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Shipping Industry - A recent years Economic and Business Review


In recent years, the shipping industry has navigated through a tumultuous period marked by unforeseen global events, notably the COVID-19 pandemic and Russia's invasion of Ukraine and the war at Middle East, the phenomenon of inflation together with new geopolitical and economic formations and alliances and the high level of interest rates. These events have had a profound impact on the operation of shipping businesses, transforming the industry and reshaping its future. As we explore these changes, we delve into the intricate challenges and adaptations that have emerged, highlighting the resilience and dynamism of the shipping sector in the face of adversity.

Ø In recent years, two important but also unforeseen events have occurred. One is the Covid-19 pandemic and the other is Russia's sudden attack on Ukraine. How much did these affect the operation of your business?

Our business as part of global shipping industry and integral to international trade, navigated unprecedented challenges, notably the COVID-19 pandemic and Russia's invasion of Ukraine. Globally the pandemic triggered a 4.4% drop in global seaborne trade in 2020, echoing the 2009 financial crisis. This era turned maritime shipping into a conduit for widespread supply chain disruptions, impacting economies globally. The U.S. felt this impact with a 7% fall in maritime container imports in early 2020, later countered by a surge. Furthermore, accidents like the Ever Given which wedged across the Suez Canal exacerbated the already high container freight rates, escalating global trade costs.

Moreover, 2020 due to COVID-19 pandemic marked a sharp 4.1% fall in global maritime trade. Russia's Ukraine on February 2022, incursion intensified these challenges, causing additional issues in supply chain, port congestion, and crew crises, due to the difficulty of coexistence of Russian and Ukrainian seafarers and their safe repatriation, particularly affecting Black Sea overall shipping operations.

A significant consequence of the conflict has been a spike in shipping operating costs, especially in the Black Sea, fueled by logistical challenges, halted Ukrainian port operations, infrastructure damage, fatal accidents due to war attacks and rising insurance and fuel costs.

These events have transformed the shipping industry, ushering in a new era of operational and logistical adaptations. The industry's resilience underscores its vital role in sustaining global trade amidst adversity.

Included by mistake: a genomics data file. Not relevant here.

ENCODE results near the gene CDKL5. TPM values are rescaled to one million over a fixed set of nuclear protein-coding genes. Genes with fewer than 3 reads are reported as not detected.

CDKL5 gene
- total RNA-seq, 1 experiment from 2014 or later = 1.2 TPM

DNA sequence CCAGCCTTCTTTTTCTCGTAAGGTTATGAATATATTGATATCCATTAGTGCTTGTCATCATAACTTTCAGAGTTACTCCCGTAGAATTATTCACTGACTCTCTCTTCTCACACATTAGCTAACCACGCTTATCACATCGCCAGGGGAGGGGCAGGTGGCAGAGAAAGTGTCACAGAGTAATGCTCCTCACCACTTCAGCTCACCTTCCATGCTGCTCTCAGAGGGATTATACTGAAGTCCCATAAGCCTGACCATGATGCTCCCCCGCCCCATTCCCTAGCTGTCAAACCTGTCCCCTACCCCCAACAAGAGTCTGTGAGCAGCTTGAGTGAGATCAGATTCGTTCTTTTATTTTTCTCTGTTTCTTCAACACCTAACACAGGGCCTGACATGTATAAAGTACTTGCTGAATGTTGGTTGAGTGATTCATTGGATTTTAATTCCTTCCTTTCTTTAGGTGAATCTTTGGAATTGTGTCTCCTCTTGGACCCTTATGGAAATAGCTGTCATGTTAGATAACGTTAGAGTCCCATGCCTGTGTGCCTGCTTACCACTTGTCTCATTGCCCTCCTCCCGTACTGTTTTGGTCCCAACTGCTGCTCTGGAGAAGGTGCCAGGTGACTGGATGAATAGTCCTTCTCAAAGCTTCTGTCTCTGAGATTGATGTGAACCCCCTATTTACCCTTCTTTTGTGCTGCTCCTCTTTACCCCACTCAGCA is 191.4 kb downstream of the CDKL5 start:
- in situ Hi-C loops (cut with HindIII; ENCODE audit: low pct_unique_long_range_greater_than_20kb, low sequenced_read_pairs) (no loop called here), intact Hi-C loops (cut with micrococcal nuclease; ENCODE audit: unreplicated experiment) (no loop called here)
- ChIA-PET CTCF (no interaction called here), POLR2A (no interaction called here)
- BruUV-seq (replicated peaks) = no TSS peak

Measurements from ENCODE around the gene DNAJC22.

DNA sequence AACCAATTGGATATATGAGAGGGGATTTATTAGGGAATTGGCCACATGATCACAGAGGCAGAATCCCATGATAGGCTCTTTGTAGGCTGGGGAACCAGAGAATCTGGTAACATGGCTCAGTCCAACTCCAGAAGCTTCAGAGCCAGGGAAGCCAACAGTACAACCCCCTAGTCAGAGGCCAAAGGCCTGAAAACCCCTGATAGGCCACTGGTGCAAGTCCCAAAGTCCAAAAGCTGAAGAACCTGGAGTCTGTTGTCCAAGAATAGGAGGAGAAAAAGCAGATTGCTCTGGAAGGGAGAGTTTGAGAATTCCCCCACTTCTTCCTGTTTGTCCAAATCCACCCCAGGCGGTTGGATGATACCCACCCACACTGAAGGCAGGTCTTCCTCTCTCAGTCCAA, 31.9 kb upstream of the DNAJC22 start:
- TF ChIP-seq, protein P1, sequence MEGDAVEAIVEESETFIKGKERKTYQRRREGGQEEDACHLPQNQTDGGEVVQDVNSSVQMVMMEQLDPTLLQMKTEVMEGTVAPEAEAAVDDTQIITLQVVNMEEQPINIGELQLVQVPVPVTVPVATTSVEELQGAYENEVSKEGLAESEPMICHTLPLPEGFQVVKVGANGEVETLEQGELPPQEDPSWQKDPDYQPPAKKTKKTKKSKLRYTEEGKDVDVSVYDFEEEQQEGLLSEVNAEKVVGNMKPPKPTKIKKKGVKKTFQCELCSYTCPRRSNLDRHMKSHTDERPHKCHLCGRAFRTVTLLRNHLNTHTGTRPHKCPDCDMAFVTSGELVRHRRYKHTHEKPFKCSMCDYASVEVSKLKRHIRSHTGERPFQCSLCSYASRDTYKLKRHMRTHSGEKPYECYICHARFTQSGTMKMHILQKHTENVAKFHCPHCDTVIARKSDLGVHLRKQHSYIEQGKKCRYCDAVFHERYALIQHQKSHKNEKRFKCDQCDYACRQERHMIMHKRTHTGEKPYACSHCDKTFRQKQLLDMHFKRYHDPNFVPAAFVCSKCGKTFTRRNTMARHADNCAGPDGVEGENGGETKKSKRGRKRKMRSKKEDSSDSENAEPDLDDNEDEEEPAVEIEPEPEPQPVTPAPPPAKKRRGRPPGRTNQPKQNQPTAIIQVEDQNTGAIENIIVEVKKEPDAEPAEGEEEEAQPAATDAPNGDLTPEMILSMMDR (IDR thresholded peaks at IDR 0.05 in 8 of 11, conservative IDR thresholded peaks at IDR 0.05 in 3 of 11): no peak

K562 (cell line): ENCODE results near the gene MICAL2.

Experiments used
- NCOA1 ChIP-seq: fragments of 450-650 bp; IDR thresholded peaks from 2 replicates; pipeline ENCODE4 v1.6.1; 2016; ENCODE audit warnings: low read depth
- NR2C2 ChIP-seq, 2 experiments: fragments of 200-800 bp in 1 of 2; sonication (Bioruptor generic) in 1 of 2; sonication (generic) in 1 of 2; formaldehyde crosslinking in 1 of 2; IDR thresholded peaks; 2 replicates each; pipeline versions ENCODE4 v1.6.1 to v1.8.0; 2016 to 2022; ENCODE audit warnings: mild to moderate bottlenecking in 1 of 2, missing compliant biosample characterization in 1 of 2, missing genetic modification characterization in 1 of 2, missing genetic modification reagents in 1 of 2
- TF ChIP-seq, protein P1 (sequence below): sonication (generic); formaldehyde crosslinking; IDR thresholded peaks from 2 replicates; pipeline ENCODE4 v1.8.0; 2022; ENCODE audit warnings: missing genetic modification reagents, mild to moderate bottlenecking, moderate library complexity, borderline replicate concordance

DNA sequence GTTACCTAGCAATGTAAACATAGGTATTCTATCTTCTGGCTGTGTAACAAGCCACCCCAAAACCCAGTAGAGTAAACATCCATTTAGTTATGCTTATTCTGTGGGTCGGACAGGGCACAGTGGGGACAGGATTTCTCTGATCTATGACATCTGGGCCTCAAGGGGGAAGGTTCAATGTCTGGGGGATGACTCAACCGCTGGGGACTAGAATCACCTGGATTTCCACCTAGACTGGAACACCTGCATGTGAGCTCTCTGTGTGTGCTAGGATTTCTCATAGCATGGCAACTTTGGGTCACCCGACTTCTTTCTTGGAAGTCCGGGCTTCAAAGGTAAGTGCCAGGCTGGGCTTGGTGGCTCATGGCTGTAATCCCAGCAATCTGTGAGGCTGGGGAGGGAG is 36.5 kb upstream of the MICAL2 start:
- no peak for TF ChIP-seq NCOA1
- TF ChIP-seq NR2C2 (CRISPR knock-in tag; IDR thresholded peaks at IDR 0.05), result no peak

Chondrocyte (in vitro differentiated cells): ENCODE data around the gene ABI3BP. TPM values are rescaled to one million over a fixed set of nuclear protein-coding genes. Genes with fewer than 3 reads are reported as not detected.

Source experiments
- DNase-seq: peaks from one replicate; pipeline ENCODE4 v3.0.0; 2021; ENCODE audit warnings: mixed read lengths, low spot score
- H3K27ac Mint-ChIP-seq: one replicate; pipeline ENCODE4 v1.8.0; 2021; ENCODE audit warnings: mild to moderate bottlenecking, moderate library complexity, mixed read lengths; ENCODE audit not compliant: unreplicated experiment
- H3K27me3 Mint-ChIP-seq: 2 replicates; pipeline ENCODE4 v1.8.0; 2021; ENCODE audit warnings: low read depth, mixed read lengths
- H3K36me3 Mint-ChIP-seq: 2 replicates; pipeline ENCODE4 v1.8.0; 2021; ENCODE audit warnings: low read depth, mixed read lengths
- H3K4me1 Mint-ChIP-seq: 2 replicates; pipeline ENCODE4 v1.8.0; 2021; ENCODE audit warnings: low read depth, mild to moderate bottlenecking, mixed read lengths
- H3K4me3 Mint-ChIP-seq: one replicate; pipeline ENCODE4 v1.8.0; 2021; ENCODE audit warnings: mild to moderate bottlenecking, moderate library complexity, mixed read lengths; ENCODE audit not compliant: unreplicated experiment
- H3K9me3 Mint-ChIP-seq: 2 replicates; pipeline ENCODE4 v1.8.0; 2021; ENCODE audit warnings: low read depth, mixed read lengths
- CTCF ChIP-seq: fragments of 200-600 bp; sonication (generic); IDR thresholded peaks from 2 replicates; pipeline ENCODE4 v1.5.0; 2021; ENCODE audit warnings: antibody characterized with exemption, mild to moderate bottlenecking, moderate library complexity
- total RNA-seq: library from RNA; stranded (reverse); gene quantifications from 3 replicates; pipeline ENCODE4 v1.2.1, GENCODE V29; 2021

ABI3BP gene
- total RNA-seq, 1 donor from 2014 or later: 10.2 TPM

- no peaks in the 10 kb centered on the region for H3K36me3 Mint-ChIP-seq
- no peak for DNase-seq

Ø Lately we have been hearing more and more that the primacy of the dollar is in danger from a new currency of the BRICS countries (Brazil, Russia, India, China & South Africa). What is thought to be possible?

In the ever-evolving realm of global finance, the BRICS nations' (Brazil, Russia, India, China, and South Africa) proposition to launch a new reserve currency is stirring significant discussions, hinting at a potential transformation in the global economic order. This proposed currency, underpinned by a conglomerate of BRICS currencies, symbolizes a strategic stride towards economic self-sufficiency, posing a formidable challenge to the U.S. dollar-dominated international financial system. Advocated fervently by Brazil's President, this initiative is designed to bolster trade and investment within the BRICS countries, aiming to curtail their reliance on the U.S. dollar.

Responses to this groundbreaking proposal vary widely. Nations such as Turkey, Egypt, and Saudi Arabia have shown interest, while experts warn of the potential for economic alignment among countries with contrasting economic foundations, possibly escalating dependence on China's yuan. Notwithstanding these obstacles, the BRICS bloc is making headway in discussions, gradually gaining consensus for the idea.

Should this BRICS currency materialize, it could substantially weaken the U.S. dollar's dominance in global foreign exchange reserves. It promises enhanced ease in cross-border transactions and greater economic integration within the BRICS nations, potentially diminishing the U.S. dollar's role as the primary global reserve currency. This shift could also encourage the formation of regional currencies, reducing global economic volatility and lessening dollar dependency.

The journey towards establishing a BRICS currency is riddled with challenges and remains a subject of intense debate. However, the ability of BRICS to be the cause for a revision of the global financial landscape, challenging the long-standing dominance of the US dollar, is seen, if not impossible, at least for the next 2 decades, as something very difficult. Keep in mind that the extent of BRICS impact finally hinges on various factors, including global acceptance, stability, and implementation in international trade and finance.

Ø There is an assessment that we are facing global geopolitical events. Do you think this is the case? And if so, what might be the impact on global shipping?